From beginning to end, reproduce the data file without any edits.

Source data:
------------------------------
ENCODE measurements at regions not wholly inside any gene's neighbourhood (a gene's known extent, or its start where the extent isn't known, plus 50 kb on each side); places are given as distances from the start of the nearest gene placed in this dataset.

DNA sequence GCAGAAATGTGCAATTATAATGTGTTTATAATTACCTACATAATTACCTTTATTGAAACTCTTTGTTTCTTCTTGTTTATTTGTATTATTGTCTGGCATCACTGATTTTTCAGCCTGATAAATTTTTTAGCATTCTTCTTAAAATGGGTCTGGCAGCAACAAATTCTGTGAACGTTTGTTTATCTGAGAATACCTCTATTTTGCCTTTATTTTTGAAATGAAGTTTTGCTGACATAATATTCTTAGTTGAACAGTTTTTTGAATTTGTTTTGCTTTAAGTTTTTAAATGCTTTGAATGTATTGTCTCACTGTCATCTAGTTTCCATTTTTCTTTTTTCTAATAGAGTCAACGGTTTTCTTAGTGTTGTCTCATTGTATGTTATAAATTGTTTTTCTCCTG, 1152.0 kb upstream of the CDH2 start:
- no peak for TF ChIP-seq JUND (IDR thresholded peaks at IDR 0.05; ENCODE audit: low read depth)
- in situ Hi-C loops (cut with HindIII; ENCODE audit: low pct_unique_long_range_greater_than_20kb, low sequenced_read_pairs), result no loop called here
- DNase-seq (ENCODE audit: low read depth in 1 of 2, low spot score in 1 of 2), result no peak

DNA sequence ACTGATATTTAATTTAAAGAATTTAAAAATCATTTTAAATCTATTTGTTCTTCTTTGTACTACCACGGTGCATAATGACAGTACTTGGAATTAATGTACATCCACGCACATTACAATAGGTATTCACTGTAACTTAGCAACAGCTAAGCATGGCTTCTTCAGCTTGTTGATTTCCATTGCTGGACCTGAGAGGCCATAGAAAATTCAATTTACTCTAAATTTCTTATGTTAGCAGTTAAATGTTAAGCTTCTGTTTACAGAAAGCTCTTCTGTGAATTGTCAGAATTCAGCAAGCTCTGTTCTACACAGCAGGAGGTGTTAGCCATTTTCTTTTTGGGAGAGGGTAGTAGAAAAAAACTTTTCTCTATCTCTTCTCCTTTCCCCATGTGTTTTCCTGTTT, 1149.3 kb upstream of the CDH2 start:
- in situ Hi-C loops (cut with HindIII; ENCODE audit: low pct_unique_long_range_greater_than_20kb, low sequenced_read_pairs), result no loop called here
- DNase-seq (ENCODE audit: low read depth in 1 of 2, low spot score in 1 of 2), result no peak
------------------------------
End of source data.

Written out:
ENCODE measurements at regions not wholly inside any gene's neighbourhood (a gene's known extent, or its start where the extent isn't known, plus 50 kb on each side); places are given as distances from the start of the nearest gene placed in this dataset.

DNA sequence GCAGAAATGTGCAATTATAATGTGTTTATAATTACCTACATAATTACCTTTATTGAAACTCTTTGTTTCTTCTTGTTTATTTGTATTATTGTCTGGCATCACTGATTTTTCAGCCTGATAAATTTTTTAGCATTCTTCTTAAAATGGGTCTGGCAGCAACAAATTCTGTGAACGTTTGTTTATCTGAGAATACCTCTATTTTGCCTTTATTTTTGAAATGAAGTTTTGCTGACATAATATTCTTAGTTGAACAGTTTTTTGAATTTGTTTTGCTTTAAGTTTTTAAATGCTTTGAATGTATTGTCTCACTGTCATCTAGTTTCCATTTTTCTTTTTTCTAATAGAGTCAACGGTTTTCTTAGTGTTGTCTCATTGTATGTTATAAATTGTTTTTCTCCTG, 1152.0 kb upstream of the CDH2 start:
- no peak for TF ChIP-seq JUND (IDR thresholded peaks at IDR 0.05; ENCODE audit: low read depth)
- in situ Hi-C loops (cut with HindIII; ENCODE audit: low pct_unique_long_range_greater_than_20kb, low sequenced_read_pairs), result no loop called here
- DNase-seq (ENCODE audit: low read depth in 1 of 2, low spot score in 1 of 2), result no peak

DNA sequence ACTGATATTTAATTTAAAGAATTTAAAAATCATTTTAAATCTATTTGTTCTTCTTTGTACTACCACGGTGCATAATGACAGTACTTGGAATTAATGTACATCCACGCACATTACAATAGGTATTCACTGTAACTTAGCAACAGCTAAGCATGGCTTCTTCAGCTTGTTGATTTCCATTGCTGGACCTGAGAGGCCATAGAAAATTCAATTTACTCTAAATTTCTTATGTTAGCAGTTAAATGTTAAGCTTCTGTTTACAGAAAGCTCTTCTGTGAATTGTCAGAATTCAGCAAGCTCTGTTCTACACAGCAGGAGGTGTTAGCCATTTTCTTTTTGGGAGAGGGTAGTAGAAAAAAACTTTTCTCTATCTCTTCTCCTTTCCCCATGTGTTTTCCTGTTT, 1149.3 kb upstream of the CDH2 start:
- in situ Hi-C loops (cut with HindIII; ENCODE audit: low pct_unique_long_range_greater_than_20kb, low sequenced_read_pairs), result no loop called here
- DNase-seq (ENCODE audit: low read depth in 1 of 2, low spot score in 1 of 2), result no peak